The graduate schools and clusters of excellence are required to have bylaws that specify their status within the university, their organisational structure and their operations. The DFG provided model bylaws that the universities could adapt to the specific requirements and circumstances of their graduate schools and clusters of excellence. Usually, the graduate schools and clusters of excellence have at least a general assembly, an executive board led by a co-ordinator, a managing director who is in charge of the office and day-to-day operations, and a scientific advisory committee. Members of the university management often sit on the executive board but hardly ever take a direct or active role in day-to-day management. As the initiative to set up a graduate school or cluster of excellence usually comes from the leading researchers in the respective research areas, there is little need to recruit the top leadership. In most cases one of the initiating senior professors acts as co-ordinator.
The organisational structures of the graduate schools and clusters of excellence can be understood as a second layer of management that reaches across traditional boundaries between departments and the overall university administration without replacing them. In many cases the management structures of the schools and clusters help facilitate decision making in the competent university bodies and support internal reorientation and reorganisation.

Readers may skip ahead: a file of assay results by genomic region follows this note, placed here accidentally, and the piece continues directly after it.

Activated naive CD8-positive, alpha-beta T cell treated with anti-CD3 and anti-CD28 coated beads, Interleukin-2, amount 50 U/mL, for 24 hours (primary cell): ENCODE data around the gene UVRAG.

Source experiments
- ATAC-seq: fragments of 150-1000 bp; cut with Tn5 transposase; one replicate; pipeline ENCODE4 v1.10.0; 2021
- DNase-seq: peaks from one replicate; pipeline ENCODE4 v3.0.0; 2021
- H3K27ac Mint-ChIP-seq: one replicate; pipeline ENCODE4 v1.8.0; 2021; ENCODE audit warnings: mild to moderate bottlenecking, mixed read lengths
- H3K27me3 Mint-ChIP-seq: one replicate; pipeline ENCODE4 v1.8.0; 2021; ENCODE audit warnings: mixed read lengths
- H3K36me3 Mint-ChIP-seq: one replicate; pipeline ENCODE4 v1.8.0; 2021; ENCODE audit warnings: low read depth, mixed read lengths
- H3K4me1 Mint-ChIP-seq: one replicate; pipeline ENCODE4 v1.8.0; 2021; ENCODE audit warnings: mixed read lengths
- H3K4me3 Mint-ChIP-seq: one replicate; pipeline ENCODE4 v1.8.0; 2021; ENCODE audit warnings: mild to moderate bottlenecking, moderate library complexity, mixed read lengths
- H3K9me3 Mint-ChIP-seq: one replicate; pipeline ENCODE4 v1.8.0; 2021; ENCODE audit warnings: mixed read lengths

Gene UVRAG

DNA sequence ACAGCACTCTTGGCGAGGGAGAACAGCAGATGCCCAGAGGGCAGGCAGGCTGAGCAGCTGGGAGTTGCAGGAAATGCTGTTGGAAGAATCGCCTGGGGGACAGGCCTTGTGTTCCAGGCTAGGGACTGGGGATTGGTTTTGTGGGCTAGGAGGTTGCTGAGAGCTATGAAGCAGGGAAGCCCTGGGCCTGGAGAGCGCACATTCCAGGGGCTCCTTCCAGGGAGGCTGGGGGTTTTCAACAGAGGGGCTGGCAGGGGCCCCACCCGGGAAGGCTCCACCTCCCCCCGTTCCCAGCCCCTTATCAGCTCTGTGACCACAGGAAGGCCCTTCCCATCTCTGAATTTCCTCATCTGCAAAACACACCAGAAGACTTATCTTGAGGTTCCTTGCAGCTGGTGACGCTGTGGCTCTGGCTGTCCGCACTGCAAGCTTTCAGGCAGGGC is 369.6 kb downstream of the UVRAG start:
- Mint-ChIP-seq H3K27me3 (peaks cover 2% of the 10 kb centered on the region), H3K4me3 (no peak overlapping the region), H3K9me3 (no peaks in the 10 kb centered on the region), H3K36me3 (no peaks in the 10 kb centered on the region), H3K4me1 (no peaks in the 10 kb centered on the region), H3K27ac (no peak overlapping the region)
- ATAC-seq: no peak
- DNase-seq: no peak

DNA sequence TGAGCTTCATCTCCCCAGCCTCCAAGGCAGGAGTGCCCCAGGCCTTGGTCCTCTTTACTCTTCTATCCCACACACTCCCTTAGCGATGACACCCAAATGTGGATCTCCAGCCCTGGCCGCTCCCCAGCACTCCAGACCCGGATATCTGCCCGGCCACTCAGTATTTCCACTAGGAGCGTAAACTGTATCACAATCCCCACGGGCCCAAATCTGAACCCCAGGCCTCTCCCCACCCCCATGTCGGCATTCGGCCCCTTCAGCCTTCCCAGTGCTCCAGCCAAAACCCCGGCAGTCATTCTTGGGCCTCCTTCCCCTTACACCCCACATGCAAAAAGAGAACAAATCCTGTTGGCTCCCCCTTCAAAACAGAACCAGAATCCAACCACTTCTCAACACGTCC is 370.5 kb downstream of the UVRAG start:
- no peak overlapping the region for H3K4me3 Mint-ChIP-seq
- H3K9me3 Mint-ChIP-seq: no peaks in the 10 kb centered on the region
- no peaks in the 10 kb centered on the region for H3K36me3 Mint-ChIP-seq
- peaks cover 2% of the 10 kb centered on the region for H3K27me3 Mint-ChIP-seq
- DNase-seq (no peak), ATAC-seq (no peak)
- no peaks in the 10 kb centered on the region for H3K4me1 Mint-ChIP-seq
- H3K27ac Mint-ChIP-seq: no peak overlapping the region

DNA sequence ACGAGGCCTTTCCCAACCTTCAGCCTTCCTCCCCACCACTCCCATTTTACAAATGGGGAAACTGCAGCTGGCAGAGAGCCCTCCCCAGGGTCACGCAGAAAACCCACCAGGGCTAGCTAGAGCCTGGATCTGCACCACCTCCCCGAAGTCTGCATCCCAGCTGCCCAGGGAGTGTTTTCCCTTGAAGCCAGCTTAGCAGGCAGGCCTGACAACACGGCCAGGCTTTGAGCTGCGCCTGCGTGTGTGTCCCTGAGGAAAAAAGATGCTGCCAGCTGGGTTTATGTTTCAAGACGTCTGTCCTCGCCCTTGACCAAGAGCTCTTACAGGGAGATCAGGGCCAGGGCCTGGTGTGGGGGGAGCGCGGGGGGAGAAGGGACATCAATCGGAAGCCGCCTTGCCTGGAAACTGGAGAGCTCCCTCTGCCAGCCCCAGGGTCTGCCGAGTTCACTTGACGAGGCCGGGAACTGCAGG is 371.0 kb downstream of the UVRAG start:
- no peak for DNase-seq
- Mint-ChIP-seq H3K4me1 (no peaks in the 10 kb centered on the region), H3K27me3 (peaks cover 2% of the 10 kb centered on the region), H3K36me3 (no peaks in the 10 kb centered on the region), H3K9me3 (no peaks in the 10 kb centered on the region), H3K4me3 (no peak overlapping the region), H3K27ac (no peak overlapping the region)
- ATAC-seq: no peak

In some universities the graduate schools and clusters of excellence are distinct university units, either central departments or interdepartmental establishments. In others they act as large cross-departmental projects. Even though the graduate schools and clusters of excellence have a physical presence in terms of infrastructure, facilities, research programmes, training activities and identity, they may also be somewhat virtual organisational bodies. Their leading representatives still work as professors in a department. The graduate schools and clusters of excellence also allow their members to pursue their research interests and implement their research management ideas within the university’s traditional departmental structure.
University management often includes co-ordinators and representatives of graduate schools and clusters of excellence in strategic consultation and decision making at university level. The universities usually want the schools and clusters to contribute to the strategic steering of the university. In many cases this happens informally, as the high standing of the Excellence Initiative virtually ensures that co-ordinators have privileged access to the president and other members of the university management. In general, there is regular communication between the management of the graduate schools and clusters of excellence and the university management. Some universities have set up an Excellence Council to support university management in strategy design and implementation. Co-ordinators of the university’s excellence establishments are among its members. Some institutional strategies also established councils with external experts, who were entrusted with co-ordinating internal competitions for research funds and/or giving advice on the allocation of internal research funds.